In civil wars, some of the people most affected by conflict live in areas of limited statehood – areas which tend to be peripheral and governed, contested and/or targeted by various armed groups. In these areas, civilians suffer from specific victimizing events like displacements and forced recruitment, forced disappearances and killings, and torture and sexual violence.
They can also live under the threat of violence, mobility restrictions and other types of repression by armed groups. To address the plight of, amongst others, these conflict-affected people and their communities, states sometimes device judicial measures such as trials, truth commissions, reparations and amnesties. The purpose of such judicial measures is typically to seek justice for conflict-related wrongdoings. Nonetheless, scholars working on such judicial measures implemented during and after armed conflict remain sceptical about both the intentions behind them as well as the impact these measures may have.
In this thesis, therefore, I ask: What are the prospects of judicial measures, implemented during or after conflict, to address those populations most affected by armed conflict?
To answer this question, I follow the trajectory of judicial measures from the during-conflict to the post-conflict period and how these measures in turn cater to the needs of people in conflict-affected communities. While much research focuses on various categories of victim-survivors and perpetrators, less attention has been paid to the interaction between top-down judicial measures and dynamics and needs in conflict-affected communities. To understand the prospects of judicial measures requires an analysis of what factors shape the judicial measures in the first place and what political interests that drive them. This facilitates an analysis of what contributions judicial measures actually have for those populations that are supposed to benefit from them. Together, these national and local-level analyses provide a more coherent framework for understanding the contributions of top-down measures as states themselves are increasingly expected to address human rights abuses committed during armed conflict. In particular, Colombia provides a valuable case in which to study how efforts to address human rights abuses actually contribute to people's sense of justice. The 2016 peace agreement, signed between the Government of Colombia and the FARC in 2016, has been praised as ambitious and sophisticated, which may also make it a source of inspiration for other countries.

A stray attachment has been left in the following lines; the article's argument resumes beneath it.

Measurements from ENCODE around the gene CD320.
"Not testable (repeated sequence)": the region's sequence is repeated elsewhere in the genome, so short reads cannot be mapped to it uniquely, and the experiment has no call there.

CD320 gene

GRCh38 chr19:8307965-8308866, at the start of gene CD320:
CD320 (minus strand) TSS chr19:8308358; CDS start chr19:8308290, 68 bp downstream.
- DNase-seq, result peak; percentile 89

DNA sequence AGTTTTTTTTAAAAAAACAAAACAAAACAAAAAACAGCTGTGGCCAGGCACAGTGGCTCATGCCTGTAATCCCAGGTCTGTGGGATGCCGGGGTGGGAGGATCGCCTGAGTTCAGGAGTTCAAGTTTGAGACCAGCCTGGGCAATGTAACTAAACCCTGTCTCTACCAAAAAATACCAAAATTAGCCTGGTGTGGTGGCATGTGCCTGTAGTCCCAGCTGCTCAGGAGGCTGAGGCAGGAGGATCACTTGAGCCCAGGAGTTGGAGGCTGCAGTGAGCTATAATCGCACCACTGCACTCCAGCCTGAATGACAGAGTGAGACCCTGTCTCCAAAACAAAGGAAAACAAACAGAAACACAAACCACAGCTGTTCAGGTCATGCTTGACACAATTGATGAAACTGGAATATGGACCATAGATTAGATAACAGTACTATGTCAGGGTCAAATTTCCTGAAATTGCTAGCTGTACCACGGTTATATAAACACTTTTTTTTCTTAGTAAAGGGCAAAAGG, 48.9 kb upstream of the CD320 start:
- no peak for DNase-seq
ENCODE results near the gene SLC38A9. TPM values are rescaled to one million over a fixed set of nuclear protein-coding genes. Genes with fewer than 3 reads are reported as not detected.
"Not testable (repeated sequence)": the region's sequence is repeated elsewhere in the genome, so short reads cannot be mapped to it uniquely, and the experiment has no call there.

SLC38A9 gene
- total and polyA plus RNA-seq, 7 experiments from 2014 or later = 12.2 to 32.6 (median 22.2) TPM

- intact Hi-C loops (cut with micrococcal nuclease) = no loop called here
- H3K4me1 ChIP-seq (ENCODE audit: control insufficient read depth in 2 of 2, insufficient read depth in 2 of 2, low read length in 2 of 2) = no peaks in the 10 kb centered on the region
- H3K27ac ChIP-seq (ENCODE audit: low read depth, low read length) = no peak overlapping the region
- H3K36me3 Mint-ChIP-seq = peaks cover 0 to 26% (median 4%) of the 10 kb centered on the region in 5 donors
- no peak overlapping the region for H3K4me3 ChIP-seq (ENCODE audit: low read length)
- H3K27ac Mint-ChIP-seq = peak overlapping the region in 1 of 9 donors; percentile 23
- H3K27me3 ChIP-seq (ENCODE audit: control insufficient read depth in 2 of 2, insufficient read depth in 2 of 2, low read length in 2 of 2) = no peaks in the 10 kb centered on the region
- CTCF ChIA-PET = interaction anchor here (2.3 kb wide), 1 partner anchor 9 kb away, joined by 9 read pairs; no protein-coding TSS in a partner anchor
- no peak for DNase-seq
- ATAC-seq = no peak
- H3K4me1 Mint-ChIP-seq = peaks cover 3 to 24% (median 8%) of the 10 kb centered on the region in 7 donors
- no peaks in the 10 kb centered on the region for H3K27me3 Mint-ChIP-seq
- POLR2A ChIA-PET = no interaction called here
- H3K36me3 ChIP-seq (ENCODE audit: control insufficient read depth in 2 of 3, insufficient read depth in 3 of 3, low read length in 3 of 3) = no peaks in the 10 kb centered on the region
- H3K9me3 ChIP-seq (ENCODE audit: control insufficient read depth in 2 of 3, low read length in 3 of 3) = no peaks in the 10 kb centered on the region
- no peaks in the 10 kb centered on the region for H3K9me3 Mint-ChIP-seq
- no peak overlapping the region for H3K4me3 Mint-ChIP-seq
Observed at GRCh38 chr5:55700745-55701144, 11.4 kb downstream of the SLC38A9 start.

To examine the relevance of judicial and non-judicial measures for people in conflict-affected communities, I conduct a case study of Mesetas. Mesetas is a conflict-affected community along the Eastern Mountain Range in Colombia. Previously a FARC stronghold, it now hosts, in the post-agreement period in Colombia, two reincorporation spaces for FARC ex-combatants. Fieldwork has been conducted in three rounds: One on-site and preliminary round in February 2020, digital fieldwork in January-February 2021 as well as on-site fieldwork again in September-October 2021. The PhD is to-be-completed by December 2022.
PhD project at the Department of Political Science, University of Oslo.
- PRIO Supervisor: Helga Malmin Binningsø
- UiO Supervisor: Jana Krause
The project is a part of the RCN/NORGLOBAL financed project "All is Fair in Law and War: Judicial Behavior in Conflict-affected Societies".